PSRM3 = (Mehlich-3–P/31) ÷ [(Mehlich-3–Fe/56) + (Mehlich-3–Al/27)]

Oxalate–P: oxalate-extractable phosphorus

Oxalate–Fe: oxalate-extractable iron

Oxalate–Al: oxalate-extractable aluminum

Mehlich-1–P: Mehlich-1-extractable phosphorus

Mehlich-1–Fe: Mehlich-1-extractable iron

Mehlich-1–Al: Mehlich-1-extractable aluminum

Mehlich-3–P: Mehlich-3-extractable phosphorus

Mehlich-3–Fe: Mehlich-3-extractable iron

Mehlich-3–Al: Mehlich-3-extractable aluminum

Here P, Fe, and Al are expressed in mg kg-1 and are converted to moles by dividing with the corresponding atomic weight (P = 31; Fe = 56; and Al = 27).

2. Determination of Threshold Phosphorus Saturation Ratio

Threshold phosphorus saturation ratio is typically determined using the relationship between water- soluble phosphorus and phosphorus saturation ratio for a particular group of soil (figure 1). The point at which the phosphorus concentration in the soil solution abruptly increases is known as the change point. This change point is also known as the threshold phosphorus saturation ratio. It should be noted that threshold phosphorus saturation ratio is unique for a soil type and the extractant used. For example, the threshold phosphorus saturation ratio for Florida sandy soils is 0.08 using Mehlich-3 extract and 0.10 using oxalate extract.

Figure 1. Relationship between water-soluble phosphorus and phosphorus saturation ratio using oxalate extract (PSRox), illustrating the concept of threshold phosphorus saturation ratio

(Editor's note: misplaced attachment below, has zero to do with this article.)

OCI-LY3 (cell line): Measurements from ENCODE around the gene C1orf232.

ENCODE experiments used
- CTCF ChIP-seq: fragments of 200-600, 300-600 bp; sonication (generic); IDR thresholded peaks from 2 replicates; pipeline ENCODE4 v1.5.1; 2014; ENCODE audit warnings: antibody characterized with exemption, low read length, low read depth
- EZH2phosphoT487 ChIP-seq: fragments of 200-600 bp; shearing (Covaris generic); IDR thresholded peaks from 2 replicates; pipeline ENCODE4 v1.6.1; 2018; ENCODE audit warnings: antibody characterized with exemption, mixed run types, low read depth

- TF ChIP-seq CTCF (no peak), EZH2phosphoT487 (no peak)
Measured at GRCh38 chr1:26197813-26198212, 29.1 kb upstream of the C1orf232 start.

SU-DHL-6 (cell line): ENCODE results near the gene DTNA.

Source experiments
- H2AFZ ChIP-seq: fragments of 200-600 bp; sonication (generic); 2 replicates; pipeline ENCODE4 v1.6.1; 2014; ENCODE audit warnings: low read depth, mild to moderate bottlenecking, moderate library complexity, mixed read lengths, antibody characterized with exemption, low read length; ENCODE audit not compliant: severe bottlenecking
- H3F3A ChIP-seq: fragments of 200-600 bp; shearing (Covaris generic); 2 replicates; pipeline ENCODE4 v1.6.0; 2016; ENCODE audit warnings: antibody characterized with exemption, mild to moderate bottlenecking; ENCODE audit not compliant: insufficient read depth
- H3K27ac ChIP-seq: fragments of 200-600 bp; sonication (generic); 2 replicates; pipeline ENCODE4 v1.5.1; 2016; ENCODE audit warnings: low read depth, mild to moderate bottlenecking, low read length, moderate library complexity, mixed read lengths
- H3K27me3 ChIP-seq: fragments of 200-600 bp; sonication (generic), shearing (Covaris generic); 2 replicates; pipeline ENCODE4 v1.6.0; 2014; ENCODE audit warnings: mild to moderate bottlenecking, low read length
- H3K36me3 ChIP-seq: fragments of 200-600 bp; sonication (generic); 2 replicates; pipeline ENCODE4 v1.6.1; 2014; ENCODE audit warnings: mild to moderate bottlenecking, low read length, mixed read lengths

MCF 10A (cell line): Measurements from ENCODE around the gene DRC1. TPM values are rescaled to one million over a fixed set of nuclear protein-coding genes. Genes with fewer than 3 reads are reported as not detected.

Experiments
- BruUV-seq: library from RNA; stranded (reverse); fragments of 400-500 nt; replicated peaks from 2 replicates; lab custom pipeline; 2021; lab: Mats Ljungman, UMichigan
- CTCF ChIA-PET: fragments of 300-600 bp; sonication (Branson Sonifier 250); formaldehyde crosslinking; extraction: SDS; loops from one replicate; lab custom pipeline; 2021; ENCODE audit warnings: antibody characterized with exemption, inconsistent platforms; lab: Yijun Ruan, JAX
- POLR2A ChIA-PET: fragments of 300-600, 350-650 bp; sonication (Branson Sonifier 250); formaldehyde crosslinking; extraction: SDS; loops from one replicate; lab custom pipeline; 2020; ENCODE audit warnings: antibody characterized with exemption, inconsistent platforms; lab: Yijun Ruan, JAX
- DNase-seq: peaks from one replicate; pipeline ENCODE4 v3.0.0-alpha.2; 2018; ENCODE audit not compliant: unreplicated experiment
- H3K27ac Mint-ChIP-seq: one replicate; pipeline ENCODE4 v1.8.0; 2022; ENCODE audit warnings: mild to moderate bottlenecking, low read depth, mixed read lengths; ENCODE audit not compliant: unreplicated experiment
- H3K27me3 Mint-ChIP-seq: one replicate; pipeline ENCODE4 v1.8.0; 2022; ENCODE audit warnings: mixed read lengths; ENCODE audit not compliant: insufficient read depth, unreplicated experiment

Figure 1. Relationship between water-soluble phosphorus and phosphorus saturation ratio using oxalate extract (PSRox), illustrating the concept of threshold phosphorus saturation ratio

3. Determination of Soil Phosphorus Storage Capacity

Oxalate extractant is most widely used for determination of soil phosphorus storage capacity for acidic soils since oxalate extracts most of the reactive iron and aluminum present in the soil. Soil phosphorus storage capacity can be calculated using oxalate-extractable phosphorus, iron, and aluminum concentrations as follows:

SPSC (mg kg-1) = (Threshold PSRox – Soil PSRox) × [(Oxalate–Fe/56) + (Oxalate–Al/27)] × 31

Threshold PSRox: threshold phosphorus saturation ratio derived from water-soluble phosphorus and the phosphorus saturation ratio using oxalate extract (figure 1) for a population of soils from the same geographic region and textural properties

Soil PSRox: phosphorus saturation ratio of individual soil samples determined using oxalate extract

Oxalate–Fe: oxalate-extractable iron (mg kg-1)

Oxalate–Al: oxalate-extractable aluminum (mg kg-1)

Calculating Soil Phosphorus Storage Capacity Using Soil Test Data